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The Statute Of Limitations On Traumatic Brain Injuries In Ohio

You have two years to file a personal injury action after sustaining a Traumatic Brain Injury (TBI). Surviving family members of loved ones who suffered a TBI and passed as a result of their injuries have two years from the date of their passing to file a wrongful death action.

In Ohio, like in other states, you must comply with the statute of limitations or face potential consequences for filing late.

What Is the Statute of Limitations on Traumatic Brain Injuries in Ohio? 

According to Ohio Revised Code §2305.10, you have two years from the date the injury occurred or was diagnosed to file a personal injury action if you’ve suffered a TBI.

Ohio Revised Code §2125.02 allows two years from the date of the loved one’s passing to file a wrongful death action.

The Statute of Limitations on traumatic brain injuries is in place for a reason, primarily because filing after several years have passed likely means that essential evidence has been lost.

Are There Any Exceptions to Ohio’s Statute of Limitations? 

There are some instances where a court in Ohio may allow you a time extension to file your traumatic brain injury lawsuit. For example, if the victim was a minor or deemed disabled at the time of the accident, the statute of limitations clock pauses until they turn 18 or the disability is removed.

Also, the statute of limitations clock in Ohio may be paused if the defendant flees the state or hides to avoid responding to the charges. The clock will only start ticking once the defendant is located.

These exceptions are listed in the statutes for the type of action you wish to file.

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Why Do We Have the Statute of Limitations in Ohio? 

Here are the main reasons why the time limits imposed by the statute of limitations in Ohio are essential:

To Protect Defendants from Abuse of Power

The statute of limitations protects those accused of a crime or a wrongful act. If authorities weren’t pressured by time to bring charges against the accused, it would be unfair to those who had already established themselves as law-abiding citizens for decades.

Filing against someone many years after an accident also increases the chances that they’ve lost the evidence they need to defend themselves in court.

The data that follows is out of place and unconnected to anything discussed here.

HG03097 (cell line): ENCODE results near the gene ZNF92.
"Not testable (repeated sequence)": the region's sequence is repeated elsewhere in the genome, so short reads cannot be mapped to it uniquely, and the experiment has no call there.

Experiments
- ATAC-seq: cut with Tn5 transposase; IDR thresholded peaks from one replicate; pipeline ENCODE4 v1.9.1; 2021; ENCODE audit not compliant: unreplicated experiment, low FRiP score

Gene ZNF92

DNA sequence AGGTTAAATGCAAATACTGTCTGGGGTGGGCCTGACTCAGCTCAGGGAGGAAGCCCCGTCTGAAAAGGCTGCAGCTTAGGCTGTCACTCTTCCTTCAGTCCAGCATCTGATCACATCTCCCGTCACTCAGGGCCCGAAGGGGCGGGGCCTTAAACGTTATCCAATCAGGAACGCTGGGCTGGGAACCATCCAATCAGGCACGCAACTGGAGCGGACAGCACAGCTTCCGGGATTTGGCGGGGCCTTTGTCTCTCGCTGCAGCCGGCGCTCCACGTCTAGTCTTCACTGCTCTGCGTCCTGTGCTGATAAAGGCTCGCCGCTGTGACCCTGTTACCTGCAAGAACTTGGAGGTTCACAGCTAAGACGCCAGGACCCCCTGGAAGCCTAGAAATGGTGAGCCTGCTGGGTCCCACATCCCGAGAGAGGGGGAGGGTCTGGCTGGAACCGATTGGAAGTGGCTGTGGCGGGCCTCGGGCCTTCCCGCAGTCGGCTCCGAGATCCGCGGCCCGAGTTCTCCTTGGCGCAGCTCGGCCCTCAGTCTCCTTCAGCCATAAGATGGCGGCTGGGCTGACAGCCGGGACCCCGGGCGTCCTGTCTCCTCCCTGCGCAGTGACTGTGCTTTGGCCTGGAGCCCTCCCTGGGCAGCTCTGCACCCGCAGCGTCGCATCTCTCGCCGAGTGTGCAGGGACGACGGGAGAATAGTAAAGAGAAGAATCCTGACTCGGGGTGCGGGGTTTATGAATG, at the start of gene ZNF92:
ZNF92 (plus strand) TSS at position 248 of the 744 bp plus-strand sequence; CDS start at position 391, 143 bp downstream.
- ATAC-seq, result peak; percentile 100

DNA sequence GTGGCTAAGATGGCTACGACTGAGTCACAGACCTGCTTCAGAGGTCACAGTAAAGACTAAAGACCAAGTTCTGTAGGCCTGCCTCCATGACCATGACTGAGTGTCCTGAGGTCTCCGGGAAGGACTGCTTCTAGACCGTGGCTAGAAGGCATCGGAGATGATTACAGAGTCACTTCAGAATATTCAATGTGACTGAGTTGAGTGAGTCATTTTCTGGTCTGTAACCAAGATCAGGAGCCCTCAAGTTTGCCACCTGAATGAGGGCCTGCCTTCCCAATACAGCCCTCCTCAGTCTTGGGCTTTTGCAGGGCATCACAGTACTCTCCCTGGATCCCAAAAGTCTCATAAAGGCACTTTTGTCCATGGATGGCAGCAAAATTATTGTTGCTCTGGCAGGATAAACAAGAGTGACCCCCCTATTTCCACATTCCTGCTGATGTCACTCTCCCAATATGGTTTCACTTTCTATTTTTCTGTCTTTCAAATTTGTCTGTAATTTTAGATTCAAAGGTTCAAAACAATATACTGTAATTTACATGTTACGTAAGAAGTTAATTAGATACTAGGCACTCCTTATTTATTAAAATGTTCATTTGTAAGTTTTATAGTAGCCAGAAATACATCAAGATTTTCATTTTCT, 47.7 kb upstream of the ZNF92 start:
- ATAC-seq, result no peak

To Encourage Efficiency in the Criminal Justice System

It is taxing on the resources of defenders, judges, and juries to attend to a case that is years or decades old. If courts are already attending to cases that happened in recent years, they would be stretched thin to begin including cases that happened a long time ago, especially as they would be harder to prove or disprove.

Preservation of Evidence

The deadline naturally aids in preserving crucial evidence. Witnesses move, memories fade, and documents can easily get lost. Losing evidence that can support your case may affect a settlement or verdict outcome.

In addition, some evidence cannot be acquired if it isn’t secured within a certain time frame. After incidents like car accidents, forensic evidence may be naturally lost or surveillance footage could be erased. It is common for some forms of potential evidence to be routinely deleted.

What Happens if You Miss the Deadline for Filing Legal Actions? 

Filing a motion after the deadline has passed gives the opposing party reason to file a motion to dismiss. If you don’t qualify for a time extension, the judge may grant the motion and have your case thrown out.

It’s also possible for insurance companies to use a failure to follow deadlines against you to offer a lower settlement value. Filing before the deadline gives you more power as the claimant, the one filing the claim, to prove that your losses are as severe as you said they were.

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What Damages Can You Recover in a TBI Action? 

After filing a TBI action within the time frame set by the Ohio statute of limitations, you could recover financial compensation for economic and non-economic damages, including:

  • Past, ongoing, and future medical expenses
  • Pain and suffering
  • Emotional distress
  • Lost income and benefits
  • Temporary or permanent physical impairment
  • Reduced earning capacity
  • Diminished quality of life

Filing after the deadline may make it more difficult to prove that you sustained some of these losses. Not only will lost evidence affect your case, but if you do not show a sense of urgency to file, it may give defending legal teams or insurers reason to doubt your losses.

How Do Traumatic Brain Injuries Occur in Ohio? 

Traumatic brain injuries can happen at any place due to various reasons. The following are the leading causes of TBIs in Ohio:

  • Car accidents
  • Truck accidents
  • Motorcycle accidents
  • Bicycle accidents
  • Pedestrian accidents
  • Violent crimes
  • Physical abuse
  • Workplace accidents
  • Slip and fall accidents

If you suffered a TBI but aren’t sure where your accident fits, a traumatic brain injury lawyer can help.

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